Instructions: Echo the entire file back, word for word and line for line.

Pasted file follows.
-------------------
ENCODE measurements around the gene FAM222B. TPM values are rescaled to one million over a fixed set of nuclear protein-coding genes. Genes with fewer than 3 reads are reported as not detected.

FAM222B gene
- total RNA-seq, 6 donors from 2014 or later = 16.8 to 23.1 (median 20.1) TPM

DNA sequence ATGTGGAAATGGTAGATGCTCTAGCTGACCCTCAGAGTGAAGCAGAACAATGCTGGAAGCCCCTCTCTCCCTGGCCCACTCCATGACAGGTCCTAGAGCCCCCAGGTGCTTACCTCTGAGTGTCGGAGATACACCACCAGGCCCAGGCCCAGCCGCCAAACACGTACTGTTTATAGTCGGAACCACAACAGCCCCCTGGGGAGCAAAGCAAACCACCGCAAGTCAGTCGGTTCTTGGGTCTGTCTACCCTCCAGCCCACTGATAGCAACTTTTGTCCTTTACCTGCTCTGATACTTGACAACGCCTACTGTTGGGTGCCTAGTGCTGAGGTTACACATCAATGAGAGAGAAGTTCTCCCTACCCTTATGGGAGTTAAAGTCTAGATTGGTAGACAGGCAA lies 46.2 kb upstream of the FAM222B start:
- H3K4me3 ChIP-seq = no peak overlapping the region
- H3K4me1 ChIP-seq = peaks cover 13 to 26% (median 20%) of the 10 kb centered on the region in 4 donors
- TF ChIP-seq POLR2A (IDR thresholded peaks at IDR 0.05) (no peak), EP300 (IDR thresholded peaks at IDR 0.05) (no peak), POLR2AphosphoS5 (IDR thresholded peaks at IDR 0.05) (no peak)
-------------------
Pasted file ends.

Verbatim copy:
ENCODE measurements around the gene FAM222B. TPM values are rescaled to one million over a fixed set of nuclear protein-coding genes. Genes with fewer than 3 reads are reported as not detected.

FAM222B gene
- total RNA-seq, 6 donors from 2014 or later = 16.8 to 23.1 (median 20.1) TPM

DNA sequence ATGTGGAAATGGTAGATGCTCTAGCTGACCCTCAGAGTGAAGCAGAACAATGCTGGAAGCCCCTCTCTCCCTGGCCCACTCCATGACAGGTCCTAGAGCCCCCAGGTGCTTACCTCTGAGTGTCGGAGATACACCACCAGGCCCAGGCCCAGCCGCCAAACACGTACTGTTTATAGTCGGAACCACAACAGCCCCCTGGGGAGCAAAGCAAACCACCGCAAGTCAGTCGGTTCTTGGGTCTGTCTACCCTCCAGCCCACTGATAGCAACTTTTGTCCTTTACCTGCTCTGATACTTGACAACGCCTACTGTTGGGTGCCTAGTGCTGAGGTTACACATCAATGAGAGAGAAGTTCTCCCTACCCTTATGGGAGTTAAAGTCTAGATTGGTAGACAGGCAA lies 46.2 kb upstream of the FAM222B start:
- H3K4me3 ChIP-seq = no peak overlapping the region
- H3K4me1 ChIP-seq = peaks cover 13 to 26% (median 20%) of the 10 kb centered on the region in 4 donors
- TF ChIP-seq POLR2A (IDR thresholded peaks at IDR 0.05) (no peak), EP300 (IDR thresholded peaks at IDR 0.05) (no peak), POLR2AphosphoS5 (IDR thresholded peaks at IDR 0.05) (no peak)